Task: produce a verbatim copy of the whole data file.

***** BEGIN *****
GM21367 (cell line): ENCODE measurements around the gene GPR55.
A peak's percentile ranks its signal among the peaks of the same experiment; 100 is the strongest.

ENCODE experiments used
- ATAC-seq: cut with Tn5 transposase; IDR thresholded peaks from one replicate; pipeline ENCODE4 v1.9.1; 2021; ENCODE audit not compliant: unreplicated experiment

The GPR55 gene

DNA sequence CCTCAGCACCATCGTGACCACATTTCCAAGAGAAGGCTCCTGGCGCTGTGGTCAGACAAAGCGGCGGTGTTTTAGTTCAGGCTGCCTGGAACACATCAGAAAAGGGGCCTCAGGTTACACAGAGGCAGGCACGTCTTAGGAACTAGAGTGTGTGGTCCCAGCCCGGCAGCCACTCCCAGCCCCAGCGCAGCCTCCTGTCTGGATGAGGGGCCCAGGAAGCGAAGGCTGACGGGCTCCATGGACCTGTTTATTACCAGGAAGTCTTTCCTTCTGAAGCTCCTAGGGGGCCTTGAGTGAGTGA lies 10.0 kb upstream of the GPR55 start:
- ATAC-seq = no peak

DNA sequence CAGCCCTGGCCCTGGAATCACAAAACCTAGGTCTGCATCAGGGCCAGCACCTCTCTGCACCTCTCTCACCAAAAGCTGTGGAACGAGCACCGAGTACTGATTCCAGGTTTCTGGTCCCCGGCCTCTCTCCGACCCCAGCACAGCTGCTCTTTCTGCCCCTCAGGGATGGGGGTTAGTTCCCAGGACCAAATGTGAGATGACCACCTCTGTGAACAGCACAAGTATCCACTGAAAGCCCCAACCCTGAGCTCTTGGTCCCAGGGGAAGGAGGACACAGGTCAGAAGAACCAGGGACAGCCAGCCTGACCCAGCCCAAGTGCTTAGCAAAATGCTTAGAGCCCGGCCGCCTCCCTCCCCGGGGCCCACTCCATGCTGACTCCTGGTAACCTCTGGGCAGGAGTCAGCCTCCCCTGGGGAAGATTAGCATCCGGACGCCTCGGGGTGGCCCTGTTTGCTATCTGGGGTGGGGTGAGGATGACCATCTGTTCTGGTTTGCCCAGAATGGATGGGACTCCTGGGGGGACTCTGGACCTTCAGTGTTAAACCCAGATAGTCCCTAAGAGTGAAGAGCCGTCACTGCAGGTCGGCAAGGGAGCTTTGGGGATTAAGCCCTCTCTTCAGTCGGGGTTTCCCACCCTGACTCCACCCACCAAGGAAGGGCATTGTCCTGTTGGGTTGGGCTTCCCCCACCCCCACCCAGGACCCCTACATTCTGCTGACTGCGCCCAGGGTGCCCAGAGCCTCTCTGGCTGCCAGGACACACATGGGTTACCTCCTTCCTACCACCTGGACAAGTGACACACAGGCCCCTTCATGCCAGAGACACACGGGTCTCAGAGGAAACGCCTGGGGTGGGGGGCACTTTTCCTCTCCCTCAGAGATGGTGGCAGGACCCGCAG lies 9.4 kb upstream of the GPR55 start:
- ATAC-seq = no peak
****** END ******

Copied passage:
GM21367 (cell line): ENCODE measurements around the gene GPR55.
A peak's percentile ranks its signal among the peaks of the same experiment; 100 is the strongest.

ENCODE experiments used
- ATAC-seq: cut with Tn5 transposase; IDR thresholded peaks from one replicate; pipeline ENCODE4 v1.9.1; 2021; ENCODE audit not compliant: unreplicated experiment

The GPR55 gene

DNA sequence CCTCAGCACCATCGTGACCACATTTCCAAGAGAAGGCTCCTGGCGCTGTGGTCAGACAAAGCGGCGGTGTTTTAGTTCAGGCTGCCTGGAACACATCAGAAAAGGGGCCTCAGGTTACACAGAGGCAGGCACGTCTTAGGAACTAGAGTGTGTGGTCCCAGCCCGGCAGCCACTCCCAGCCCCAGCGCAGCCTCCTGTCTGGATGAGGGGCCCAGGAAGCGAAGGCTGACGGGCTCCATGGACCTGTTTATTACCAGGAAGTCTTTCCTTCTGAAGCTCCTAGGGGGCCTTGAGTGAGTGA lies 10.0 kb upstream of the GPR55 start:
- ATAC-seq = no peak

DNA sequence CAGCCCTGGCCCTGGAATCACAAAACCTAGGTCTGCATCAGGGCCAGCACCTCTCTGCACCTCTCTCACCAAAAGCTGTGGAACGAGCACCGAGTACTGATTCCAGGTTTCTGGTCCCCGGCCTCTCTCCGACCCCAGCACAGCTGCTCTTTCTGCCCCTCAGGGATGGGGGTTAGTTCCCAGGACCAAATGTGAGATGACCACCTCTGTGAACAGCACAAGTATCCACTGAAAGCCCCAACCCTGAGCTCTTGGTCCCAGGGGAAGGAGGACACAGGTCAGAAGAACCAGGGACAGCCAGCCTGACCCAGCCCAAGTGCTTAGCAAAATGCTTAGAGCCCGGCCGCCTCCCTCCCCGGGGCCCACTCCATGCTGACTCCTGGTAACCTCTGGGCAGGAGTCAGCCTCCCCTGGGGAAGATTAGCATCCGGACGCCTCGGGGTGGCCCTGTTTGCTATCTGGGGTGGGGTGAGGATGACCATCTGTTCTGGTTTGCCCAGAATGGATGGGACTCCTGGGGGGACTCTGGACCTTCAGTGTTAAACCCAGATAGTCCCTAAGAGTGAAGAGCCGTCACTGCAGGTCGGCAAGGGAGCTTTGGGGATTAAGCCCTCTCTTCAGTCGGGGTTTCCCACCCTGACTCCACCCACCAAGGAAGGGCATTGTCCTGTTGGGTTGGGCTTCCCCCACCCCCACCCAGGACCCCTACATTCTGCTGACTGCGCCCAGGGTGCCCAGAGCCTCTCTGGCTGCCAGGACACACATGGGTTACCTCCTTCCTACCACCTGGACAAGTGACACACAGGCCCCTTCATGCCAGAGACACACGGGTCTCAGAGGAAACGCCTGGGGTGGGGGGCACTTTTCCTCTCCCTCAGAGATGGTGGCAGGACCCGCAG lies 9.4 kb upstream of the GPR55 start:
- ATAC-seq = no peak